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By JAMES LYONS Deputy Political Editor BRITAIN'S stunted growth and ailing jobs market has made it "the sick man of the G7".

The country has fared worse on both counts compared to every major global rival since the credit crunch struck in 2008.

It piles pressure on Tory Chancellor George Osborne to boost the economy in next month's Budget and follows grim figures about the young jobless.

The number of 16 to 18-year-old "Neets", who are not in education, employment or training, hit 175,000 in the last three months of last year - up 1,750 on 2010. The decision to scrap benefits for hard-up pupils to stay in school is creating a "lost generation", campaigners Save EMA warned. Unemployment is at a 16-year high of 2.67 million. On growth, Britain's economy shrank 7% at its lowest point and is now 3.8% smaller than at the start of the financial crisis.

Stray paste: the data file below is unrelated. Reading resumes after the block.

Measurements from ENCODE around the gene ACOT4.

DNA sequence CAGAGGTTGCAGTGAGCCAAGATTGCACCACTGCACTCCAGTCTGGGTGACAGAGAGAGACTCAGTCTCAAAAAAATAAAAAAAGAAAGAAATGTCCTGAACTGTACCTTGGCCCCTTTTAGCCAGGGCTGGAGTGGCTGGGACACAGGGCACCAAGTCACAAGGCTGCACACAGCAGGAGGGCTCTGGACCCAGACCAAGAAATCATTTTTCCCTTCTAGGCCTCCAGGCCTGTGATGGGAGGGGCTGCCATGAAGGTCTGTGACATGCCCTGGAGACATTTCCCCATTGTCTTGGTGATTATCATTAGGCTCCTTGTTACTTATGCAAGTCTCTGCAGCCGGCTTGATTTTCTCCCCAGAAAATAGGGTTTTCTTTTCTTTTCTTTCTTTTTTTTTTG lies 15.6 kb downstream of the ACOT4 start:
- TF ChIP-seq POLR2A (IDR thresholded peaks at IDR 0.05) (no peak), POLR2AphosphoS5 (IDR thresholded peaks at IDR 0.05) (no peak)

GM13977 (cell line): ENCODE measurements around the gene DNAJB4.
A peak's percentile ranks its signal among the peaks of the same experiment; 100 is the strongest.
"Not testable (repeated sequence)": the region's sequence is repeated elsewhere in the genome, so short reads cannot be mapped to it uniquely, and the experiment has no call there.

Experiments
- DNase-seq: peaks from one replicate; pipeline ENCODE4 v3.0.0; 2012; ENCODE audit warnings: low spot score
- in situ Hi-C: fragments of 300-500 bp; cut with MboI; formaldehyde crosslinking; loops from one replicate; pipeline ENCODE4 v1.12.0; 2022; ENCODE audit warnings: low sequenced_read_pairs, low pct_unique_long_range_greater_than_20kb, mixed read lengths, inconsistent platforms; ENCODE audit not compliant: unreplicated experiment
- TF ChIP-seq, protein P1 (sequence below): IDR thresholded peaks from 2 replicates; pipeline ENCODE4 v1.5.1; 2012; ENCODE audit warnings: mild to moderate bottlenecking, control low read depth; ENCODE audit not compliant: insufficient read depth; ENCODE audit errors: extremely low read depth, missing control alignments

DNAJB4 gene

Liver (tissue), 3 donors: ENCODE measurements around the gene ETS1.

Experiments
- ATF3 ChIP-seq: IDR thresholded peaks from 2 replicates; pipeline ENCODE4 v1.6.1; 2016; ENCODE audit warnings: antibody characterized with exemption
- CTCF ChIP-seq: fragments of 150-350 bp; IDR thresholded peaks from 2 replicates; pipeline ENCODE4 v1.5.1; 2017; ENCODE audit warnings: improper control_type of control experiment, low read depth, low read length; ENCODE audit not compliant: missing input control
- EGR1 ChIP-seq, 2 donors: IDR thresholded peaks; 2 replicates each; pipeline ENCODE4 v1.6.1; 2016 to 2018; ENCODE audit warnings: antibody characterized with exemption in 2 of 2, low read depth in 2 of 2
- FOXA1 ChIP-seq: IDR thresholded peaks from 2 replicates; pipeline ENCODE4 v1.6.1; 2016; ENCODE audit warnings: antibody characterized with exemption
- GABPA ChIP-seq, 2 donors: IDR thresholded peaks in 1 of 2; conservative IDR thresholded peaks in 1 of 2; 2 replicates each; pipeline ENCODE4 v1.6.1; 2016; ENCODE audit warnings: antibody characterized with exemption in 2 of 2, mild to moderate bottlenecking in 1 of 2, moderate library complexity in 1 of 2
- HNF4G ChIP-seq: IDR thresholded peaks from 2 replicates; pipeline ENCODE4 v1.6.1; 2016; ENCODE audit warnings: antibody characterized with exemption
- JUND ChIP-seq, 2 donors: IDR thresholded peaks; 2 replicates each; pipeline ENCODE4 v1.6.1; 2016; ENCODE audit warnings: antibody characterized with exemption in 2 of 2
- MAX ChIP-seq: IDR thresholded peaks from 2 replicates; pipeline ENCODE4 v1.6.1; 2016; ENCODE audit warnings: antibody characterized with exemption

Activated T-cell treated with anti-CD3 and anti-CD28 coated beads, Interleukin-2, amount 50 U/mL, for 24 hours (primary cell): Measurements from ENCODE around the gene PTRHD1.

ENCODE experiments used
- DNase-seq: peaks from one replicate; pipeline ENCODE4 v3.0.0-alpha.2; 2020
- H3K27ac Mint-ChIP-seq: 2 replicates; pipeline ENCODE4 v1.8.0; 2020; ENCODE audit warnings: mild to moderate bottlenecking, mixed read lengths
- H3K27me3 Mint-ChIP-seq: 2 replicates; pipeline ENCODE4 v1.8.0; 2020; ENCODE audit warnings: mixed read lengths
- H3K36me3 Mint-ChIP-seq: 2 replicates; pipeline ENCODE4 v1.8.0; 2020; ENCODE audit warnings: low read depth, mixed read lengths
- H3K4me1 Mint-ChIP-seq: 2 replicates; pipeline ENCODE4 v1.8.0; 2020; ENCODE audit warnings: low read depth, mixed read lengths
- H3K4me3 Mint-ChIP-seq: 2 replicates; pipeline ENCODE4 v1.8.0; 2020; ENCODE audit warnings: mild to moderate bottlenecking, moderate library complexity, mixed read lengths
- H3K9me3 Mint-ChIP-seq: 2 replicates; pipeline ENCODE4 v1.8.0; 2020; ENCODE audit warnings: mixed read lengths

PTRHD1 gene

The Institute for Public Policy Research, which released the figures, said: "The British economy is the sick man of the G7. Britain will soon overtake the US as the country with the worst jobs record since the recession started.

"Only tsunami-hit Japan and Eurozone-afflicted Italy have recovered as poorly as the UK."


WEAK3 Chancellor George Osborne
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Publication:The Mirror (London, England)
Date:Feb 24, 2012
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